16 Jan 2016
  • Government has existing assistance programs for pensioners, says Malacanang
  • Malacanang defends anti-poverty efforts, says CCT’s impact starting to be felt

Government has existing assistance programs for pensioners, says Malacanang
Countering criticisms alleging the administration lacks compassion to senior citizens for vetoing the Social Security System (SSS) pension hike, a Palace official said the Aquino government is actually carrying out a number of measures that uplift the lives of the pensioners.

In a radio interview on Saturday, Undersecretary Manolo Quezon III of the Presidential Communications Development and Strategic Planning Office (PCDSPO) said the administration has many programs for senior citizens for the past five and a half years.

For instance, the government imposed mandatory PhilHealth coverage for all senior citizens in June last year with more than 4.8 million senior citizens being enlisted under the healthcare program.

This is done by amending the 2010 Expanded Senior Citizens Act signed by President Aquino in 2014.

Another form of assistance is for indigent senior citizens who received “augmented social pension,” Quezon told dzRB Radyo ng Bayan.

“Ang naging batayan nito ay ang 2010 Expanded Senior Citizens Act na pinirmahan noong Pebrero 2010,” he noted.

“Kasama sa batas na ito ang isang probisyon na dagdagan ang pondo para sa medical needs ng mga indigent senior citizens sa paraan ng P500 monthly pension.”

From 2011 to May 2015, some 937,556 senior citizens are under the social pension program, he said.

Also, the government adjusted the age limit for senior citizens to qualify for indigent ‘senior citizens’ pension. Quezon said that from 2011 to 2014, the Department of Social Welfare and Development (DSWD) prioritized senior citizens aged 77 years and above.

And in 2015, seniors citizens with ages from 65 years old and above qualified under the program. In that year alone, Quezon said 760,736 indigent senior citizens were served by the government.

Also, SSS pension increased by five percent on May 31, 2014.

The SSS also increased the funeral benefits from a fixed amount of P20,000 to a maximum amount of P40,000 depending on the number of contributions and average monthly salary credit as of August 2014.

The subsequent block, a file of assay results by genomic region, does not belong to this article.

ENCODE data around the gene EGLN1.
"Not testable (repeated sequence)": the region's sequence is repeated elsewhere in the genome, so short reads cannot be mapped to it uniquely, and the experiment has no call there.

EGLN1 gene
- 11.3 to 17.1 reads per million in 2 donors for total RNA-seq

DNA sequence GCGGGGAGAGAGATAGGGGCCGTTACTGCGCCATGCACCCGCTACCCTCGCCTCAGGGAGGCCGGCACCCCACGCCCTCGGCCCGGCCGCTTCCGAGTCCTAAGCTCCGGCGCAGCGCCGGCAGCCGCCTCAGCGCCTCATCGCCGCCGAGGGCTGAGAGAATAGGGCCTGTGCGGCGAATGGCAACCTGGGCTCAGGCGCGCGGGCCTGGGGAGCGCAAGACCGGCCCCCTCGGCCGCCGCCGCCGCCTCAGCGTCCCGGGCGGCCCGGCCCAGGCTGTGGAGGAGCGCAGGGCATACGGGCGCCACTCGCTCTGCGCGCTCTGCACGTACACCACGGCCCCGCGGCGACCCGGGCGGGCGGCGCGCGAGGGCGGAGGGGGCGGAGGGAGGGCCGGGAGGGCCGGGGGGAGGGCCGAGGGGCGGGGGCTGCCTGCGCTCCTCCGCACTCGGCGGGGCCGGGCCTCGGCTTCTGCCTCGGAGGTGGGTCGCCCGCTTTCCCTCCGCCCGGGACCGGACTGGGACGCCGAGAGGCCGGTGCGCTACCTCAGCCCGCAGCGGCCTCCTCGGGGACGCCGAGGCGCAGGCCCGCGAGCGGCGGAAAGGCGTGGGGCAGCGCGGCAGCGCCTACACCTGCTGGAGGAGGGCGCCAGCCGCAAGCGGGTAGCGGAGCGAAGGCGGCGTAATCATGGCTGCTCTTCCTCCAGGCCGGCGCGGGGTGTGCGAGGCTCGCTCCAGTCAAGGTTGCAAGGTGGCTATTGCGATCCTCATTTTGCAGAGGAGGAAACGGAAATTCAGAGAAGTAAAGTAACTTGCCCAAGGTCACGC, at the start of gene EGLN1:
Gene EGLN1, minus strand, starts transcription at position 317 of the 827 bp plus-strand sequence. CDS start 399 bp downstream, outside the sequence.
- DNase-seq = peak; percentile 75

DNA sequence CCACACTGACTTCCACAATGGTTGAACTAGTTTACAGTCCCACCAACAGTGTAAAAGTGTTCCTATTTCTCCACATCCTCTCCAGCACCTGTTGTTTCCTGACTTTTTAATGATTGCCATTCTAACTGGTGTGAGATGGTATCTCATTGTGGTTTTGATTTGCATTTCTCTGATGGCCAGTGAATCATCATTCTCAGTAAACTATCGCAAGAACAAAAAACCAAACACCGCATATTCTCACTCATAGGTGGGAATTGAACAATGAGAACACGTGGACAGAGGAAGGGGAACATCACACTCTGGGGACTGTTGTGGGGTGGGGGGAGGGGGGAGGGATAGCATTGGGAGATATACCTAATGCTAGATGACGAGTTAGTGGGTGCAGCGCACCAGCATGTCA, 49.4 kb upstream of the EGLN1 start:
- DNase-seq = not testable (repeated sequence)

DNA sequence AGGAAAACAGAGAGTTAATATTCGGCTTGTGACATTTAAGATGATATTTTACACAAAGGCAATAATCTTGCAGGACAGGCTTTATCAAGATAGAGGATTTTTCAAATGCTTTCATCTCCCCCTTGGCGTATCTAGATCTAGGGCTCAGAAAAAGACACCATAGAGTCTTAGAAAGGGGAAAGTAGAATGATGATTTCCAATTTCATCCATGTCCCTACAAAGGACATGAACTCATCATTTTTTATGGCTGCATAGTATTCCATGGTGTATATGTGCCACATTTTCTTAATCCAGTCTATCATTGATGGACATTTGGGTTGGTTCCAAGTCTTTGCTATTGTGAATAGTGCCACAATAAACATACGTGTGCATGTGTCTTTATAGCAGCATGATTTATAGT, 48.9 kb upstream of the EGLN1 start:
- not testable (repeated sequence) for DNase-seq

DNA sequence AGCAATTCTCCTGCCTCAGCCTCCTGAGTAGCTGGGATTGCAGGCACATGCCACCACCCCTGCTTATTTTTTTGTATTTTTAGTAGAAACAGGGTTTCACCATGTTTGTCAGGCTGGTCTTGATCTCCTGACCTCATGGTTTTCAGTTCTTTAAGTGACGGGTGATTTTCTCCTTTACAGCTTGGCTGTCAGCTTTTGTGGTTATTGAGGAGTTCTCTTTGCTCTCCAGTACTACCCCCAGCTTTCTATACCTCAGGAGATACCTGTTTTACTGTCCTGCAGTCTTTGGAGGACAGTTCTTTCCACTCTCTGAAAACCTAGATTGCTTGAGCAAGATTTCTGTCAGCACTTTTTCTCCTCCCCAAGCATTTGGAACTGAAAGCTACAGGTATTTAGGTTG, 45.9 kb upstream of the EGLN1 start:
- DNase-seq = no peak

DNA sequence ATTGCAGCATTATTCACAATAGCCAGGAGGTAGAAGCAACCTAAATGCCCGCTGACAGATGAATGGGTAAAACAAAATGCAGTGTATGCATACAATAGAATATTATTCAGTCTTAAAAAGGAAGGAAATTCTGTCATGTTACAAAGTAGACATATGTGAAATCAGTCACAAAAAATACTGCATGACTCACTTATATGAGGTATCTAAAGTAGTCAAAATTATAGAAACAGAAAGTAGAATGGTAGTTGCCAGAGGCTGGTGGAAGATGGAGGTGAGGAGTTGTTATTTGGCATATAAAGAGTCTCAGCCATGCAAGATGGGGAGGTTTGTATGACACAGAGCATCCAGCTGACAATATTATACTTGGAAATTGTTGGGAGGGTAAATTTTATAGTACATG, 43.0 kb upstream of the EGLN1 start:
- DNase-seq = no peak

SSS also put up a voluntary provident fund, called the Personal Equity and Savings Option (PESO) fund for SSS members to provide more avenues for retirement security.

And, together with the national government, the SSS opened a P7-billion educational assistance loan program that started in 2012. And, as of June 2015, over P3.1-billion worth of loans have been disbursed for 67,299 qualified student beneficiaries, Quezon explained.

To lessen the burden for pensioners, SSS implemented two penalty condonation programs in 2011 and 2012 allowing delinquent beneficiaries to once again join the SSS.

Some 406,421 delinquent member borrowers benefitted from this program.

Quezon defended the President after he vetoed the proposal asking for P2,000 across-the-board increase in SSS pension saying the President did the right decision by choosing to prolong the life of the SSS fund.

“I think we should understand the President’s reasoning in doing this. Lahat naman ng bumabayad ng SSS ay mga miyembro nito at may obligasyon ang pondo na mabayaran sila at pati ang mga benepisyo,” he said. PND (as)

Malacanang defends anti-poverty efforts, says CCT’s impact starting to be felt
The Palace defended its anti-poverty program saying that although there is still poverty in the country, the number of poor people continue to decline as a result of government social support efforts.

Opposition party Nationalist People’s Coalition (NPC) has scored the administration for its failure to create a trickle-down effect on poor Filipinos amid the economic growth that the country has been experiencing.

Citing the latest Social Weather Station (SWS) survey, the NPC said there are around 11.2 million families remained poor in the last quarter of 2015, while some 7.4 million Filipinos rated themselves food-poor.

As a response, Usec. Manolo Quezon of the PCDSPO said: “Well, I think ang simpleng sagot lang dito is you can look at the glass as half-empty or half-full. Lahat tayo umaamin na mayroong kahirapan sa ating bayan.”

“The question is tuloy-tuloy ba ang pag-angat ng mga kababayan natin? As I mentioned this morning sa ating opening statement, we’ve been able to show that 4.4 million households are benefiting from CCT and almost 1.55 million of them have been lifted out of poverty, and that’s just a preliminary estimate.”

Quezon cited in an interview over dzRB Radyo ng Bayan the vicinity of the UP Town Center, which he said, is now part of a growing economy with so many restaurants.

He said that if the people view the situation as half-full, it will encourage to dream even higher and work even harder to do even more, as always mentioned by the President.

“Because after all ang nakasalalay dito is mga buhay ng ating mga kababayan and we all have to be working to make things better for them,”

Asked to comment about the need to institutionalize the CCT so that it will be implemented by the succeeding administrations, Quezon said CCT is an existing government program.

Some social observers are even saying that it would be a wrong move if the CCT is discontinued, he said adding the issue must be discussed thoroughly. PND (as)